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Zenabis Earns New Cultivation License, Ramps Up for Second Wave of Canadian Legalization

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Health Canada awarded Canadian cannabis producer Zenabis the first cultivation license for what will be its largest cannabis production facility to-date, the company announced on Tuesday. The win comes as the company moves to ramp up its cultivation potential and prepare for Canada's second wave of cannabis legalization.
The newly-licensed portion of Zenabis' 2.1 million square foot greenhouse facility in Langley, British Columbia, will boost the company's annual cultivation capacity by about 21,800 pounds (9,900 kg) to start, increasing Zenabis' total annualized cultivation by about 30 percent to 105,800 pounds (48,000 kg) of dried cannabis. Part of the Langley facility is still under construction, but is expected to be licensed and running by October.
This new license means all four of Zenabis' facilities are now licensed and operational.
Zenabis has the lofty goal of becoming one of the largest cannabis cultivators in Canada and globally. CEO Andrew Grieve said this latest achievement puts the company well on its way.
"The pace of our ramp up has been pretty exceptional," said Grieve. "We've grown by 10-fold in seven months and we are going to grow another three-fold or so within the next few months, which I think is a pretty exceptional pace."
Aside from boosting cultivation capacity ー and Zenabis' position in the ranks of Canadian cannabis producers ー all that production capacity provides Zenabis with an alternative source of financing: wholesaling.
In early July, Zenabis announced that it inked a deal with cannabis giant Tilray ($TLRY) to supply about $22.6 million worth of dried cannabis. The deal addressed Tilray's troubles sourcing wholesale cannabis from fellow producers and also reduced Zenabis' reliance on other forms of financing, like debt.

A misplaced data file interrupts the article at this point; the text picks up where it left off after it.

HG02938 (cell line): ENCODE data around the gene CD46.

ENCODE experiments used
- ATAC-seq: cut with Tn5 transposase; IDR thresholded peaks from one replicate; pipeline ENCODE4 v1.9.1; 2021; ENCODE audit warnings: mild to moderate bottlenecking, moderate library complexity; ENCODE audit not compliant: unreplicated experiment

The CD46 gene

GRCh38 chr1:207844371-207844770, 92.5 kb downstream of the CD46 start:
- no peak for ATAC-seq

"What people believed in the market is that there were limited ways to finance your business and that was through equity capital markets, through some kind of convertible equity market, through some kind of senior debt, or that was pretty much it," Grieve said. "No one had seen a prepaid supply deal of this size ... It's really evidence of the fact that we have credibility as a cultivation team."
It also struck a similar agreement, worth about $7.5 million, with Starseed Medicinal in late July.
Although Zenabis may not always need financing in the form of prepaid cannabis supply in the future, Grieve said he could see wholesale sales becoming an ongoing alternative revenue source for the company as the cultivation sector gets narrower and more competitive.
"There will be a lot of people with brands who may not be able to compete with the most effective, cost-efficient producers. And as a result I expect that in the future people will still come to us for wholesale purchases and contract cultivation on an ongoing basis," he said.
Of Zenabis' four facilities, perhaps the most unique is the facility in Stellarton, Nova Scotia. Only about a third of the 255,000 square foot facility is in use ー and that's no oversight. Zenabis is currently in search of tenants to fill the space.
The company intends to provide entrepreneurs and businesses with raw material (cannabis) and manufacturing facilities so they can turn Zenabis cannabis into exciting products, like oils, vapes, edibles, and beverages. Grieves wouldn't share too much about the undertaking, except to say it is all part of the company's plan to ramp up for when Canada legalizes alternative cannabis products, including vapes and beverages, come October.
"We are going to have a combination of our own products as well as products from our partners and we'd rather diversify our approach and work with more people than just come up with our own concepts," he said.
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